On May 7, 1946, owners of The Fifth Street Store department store on the southwest corner of Fifth and Broadway announced that it had a new name: Milliron’s.The Fifth Street Store opened on this corner in 1905 as “Faris, Steele & Walker,” after founders Ralf Marc Walker, W.A. Faris and D.H. Steele. The partnership shifted members over time and the store was soon generally known as the Fifth Street Store. In March 1917 plans for a new 8-story building to replace the existing 5-story structure on the site were revealed, but nothing came of it- possibly due to the U.S. involvement World War I.
Finally, plans were anounced in April 1921 for a height-limit building, designed by Aleck E. Curlett, to be built in stages so the store could remain open during construction. The new building was completed by 1924 when Faris left the partnership. As of 1925 it advertised as Walker’s Fifth Street Store.
Although customer’s likely didn’t notice any difference, Walker’s quietly went bankrupt in December 1934. Negotiations behind the scenes took place that enabled at least 700 workers to keep their jobs and the store to continue in business as the Fifth Street Store. But the strain was telling; Ralf Marc Walker passed away suddenly during a buying trip in August 1935. William A. Faris came back to take the helm again in 1937, the same year that C.J. Milliron acquired an interest in the store. Faris served as president until shortly before his own death in October 1944.
In December 1946, Milliron’s announced that it would build another L.A. store, on Sepulveda Boulevard in the Westchester area. Faced with the same building restrictions and materials shortages as other construction projects, the ground breaking for the venture wasn’t until March 1948. The store opened in March 1949. In June 1950 this location (the Sepulveda store only) was purchased by The Broadway chain.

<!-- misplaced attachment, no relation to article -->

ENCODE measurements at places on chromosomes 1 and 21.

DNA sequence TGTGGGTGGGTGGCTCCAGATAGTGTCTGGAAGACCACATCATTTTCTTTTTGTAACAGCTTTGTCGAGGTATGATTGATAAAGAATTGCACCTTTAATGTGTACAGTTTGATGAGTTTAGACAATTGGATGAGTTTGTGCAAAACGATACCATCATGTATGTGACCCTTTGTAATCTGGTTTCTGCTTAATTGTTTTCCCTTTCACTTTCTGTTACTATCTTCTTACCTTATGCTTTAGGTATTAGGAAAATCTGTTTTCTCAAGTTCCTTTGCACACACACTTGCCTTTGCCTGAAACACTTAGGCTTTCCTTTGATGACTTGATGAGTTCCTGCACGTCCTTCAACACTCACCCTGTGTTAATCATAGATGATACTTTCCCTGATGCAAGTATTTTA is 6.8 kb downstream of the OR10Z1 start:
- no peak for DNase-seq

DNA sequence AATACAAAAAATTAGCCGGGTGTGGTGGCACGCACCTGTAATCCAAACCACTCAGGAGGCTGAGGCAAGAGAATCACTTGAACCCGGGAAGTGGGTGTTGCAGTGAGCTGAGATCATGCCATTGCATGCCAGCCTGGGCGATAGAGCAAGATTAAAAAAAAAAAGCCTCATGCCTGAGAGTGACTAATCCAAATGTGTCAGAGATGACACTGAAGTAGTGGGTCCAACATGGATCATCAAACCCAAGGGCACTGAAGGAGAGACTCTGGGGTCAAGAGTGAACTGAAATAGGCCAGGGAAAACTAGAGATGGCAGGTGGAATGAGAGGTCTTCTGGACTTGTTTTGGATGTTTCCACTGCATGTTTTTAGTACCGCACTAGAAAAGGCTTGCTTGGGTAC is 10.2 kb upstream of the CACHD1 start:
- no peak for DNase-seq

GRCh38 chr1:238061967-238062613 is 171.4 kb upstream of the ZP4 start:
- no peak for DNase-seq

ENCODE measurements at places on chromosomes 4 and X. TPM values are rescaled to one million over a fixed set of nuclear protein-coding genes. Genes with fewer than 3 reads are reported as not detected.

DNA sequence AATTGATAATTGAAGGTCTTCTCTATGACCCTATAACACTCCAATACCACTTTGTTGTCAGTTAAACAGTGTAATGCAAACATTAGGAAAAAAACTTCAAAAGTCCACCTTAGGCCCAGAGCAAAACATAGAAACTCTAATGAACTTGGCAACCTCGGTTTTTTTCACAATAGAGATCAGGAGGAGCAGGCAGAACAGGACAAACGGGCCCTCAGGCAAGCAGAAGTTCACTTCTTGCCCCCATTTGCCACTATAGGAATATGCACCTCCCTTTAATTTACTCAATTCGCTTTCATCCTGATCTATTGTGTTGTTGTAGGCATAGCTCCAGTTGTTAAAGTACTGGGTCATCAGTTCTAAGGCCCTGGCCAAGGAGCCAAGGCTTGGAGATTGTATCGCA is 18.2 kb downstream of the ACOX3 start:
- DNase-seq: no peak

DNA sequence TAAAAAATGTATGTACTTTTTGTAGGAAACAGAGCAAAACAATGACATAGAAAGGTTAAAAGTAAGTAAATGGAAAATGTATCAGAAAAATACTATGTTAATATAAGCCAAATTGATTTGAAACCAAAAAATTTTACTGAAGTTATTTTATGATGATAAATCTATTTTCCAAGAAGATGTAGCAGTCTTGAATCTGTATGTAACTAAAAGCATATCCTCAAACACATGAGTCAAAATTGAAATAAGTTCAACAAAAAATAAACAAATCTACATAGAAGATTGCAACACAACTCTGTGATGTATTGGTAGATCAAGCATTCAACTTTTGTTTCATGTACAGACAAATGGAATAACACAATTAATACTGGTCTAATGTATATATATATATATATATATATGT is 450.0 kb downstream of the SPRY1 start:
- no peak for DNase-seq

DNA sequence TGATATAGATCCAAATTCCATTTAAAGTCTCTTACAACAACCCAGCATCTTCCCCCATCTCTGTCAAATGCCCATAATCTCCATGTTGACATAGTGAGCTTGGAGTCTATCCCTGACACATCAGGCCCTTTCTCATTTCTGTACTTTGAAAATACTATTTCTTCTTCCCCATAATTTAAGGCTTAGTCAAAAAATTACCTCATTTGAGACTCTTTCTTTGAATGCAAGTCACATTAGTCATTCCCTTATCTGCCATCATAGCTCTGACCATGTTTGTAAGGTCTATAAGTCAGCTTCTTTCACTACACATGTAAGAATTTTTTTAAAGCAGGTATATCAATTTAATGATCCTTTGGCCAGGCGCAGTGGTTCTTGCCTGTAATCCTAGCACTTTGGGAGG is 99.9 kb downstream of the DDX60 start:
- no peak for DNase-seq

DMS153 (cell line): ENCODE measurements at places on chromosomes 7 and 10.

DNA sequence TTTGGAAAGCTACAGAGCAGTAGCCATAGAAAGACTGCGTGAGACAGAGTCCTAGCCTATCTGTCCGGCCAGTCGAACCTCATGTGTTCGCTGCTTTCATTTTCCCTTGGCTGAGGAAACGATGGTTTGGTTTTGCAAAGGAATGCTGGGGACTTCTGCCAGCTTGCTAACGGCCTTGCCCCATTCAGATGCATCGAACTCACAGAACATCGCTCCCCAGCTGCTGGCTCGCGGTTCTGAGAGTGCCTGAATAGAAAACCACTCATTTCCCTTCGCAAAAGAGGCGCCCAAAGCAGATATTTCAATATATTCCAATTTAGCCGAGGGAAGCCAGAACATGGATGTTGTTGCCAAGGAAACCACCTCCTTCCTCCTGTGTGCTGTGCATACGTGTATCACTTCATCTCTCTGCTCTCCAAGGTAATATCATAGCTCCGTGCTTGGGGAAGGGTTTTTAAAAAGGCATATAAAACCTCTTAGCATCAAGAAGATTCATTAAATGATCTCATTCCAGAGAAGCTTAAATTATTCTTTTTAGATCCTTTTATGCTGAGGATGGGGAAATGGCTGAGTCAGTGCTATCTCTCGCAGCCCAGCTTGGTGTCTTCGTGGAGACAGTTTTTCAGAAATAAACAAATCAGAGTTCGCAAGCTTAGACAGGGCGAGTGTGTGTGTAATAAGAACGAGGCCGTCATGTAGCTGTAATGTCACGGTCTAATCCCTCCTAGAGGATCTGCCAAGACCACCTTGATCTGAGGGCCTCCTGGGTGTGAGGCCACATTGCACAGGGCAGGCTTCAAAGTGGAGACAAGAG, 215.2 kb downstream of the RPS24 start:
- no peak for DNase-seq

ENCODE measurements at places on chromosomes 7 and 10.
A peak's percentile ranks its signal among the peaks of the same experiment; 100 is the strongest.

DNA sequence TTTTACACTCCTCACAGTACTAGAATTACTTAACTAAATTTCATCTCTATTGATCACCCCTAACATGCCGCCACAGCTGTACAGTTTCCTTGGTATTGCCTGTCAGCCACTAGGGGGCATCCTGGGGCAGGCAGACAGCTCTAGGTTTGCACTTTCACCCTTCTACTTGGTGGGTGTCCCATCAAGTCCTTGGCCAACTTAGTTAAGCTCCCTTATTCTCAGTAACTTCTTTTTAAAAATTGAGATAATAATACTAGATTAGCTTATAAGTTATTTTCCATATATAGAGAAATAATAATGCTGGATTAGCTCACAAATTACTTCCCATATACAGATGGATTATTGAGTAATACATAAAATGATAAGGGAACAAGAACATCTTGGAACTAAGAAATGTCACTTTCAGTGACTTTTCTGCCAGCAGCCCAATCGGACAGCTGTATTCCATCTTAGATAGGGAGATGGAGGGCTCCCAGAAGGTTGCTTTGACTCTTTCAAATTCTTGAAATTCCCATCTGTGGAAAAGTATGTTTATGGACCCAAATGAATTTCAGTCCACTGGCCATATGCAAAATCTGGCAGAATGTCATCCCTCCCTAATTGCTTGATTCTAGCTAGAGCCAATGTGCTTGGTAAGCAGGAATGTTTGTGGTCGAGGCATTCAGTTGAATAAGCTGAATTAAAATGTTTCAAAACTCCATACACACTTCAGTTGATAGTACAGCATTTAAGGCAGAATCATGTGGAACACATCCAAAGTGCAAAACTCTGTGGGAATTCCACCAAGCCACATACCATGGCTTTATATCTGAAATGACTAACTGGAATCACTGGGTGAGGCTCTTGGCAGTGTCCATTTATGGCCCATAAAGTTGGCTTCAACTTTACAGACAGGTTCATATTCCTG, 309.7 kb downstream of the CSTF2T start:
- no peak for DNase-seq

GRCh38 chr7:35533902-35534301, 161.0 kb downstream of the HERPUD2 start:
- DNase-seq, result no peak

1952 was to be the last anniversary for the Fifth Street Store or Milliron’s. In August 1953, they were bought out by Ohrback’s, a relative newcomer to Los Angeles with one store on Wilshire Boulevard, which opened in 1948. In November, Ohrbach’s closed the Fifth and Broadway store so that the interior could undergo an extensive modernization by architect Welton Becket & Associates. With the $1,000,000 effort completed, the store reopened as Ohrbach’s on November 30, 1953.
Ohrbach’s sold the Fifth and Broadway location in April 1959. The building was primarily used for office space after that.
Top image: Fifth and Broadway c. 1946. LAPL.
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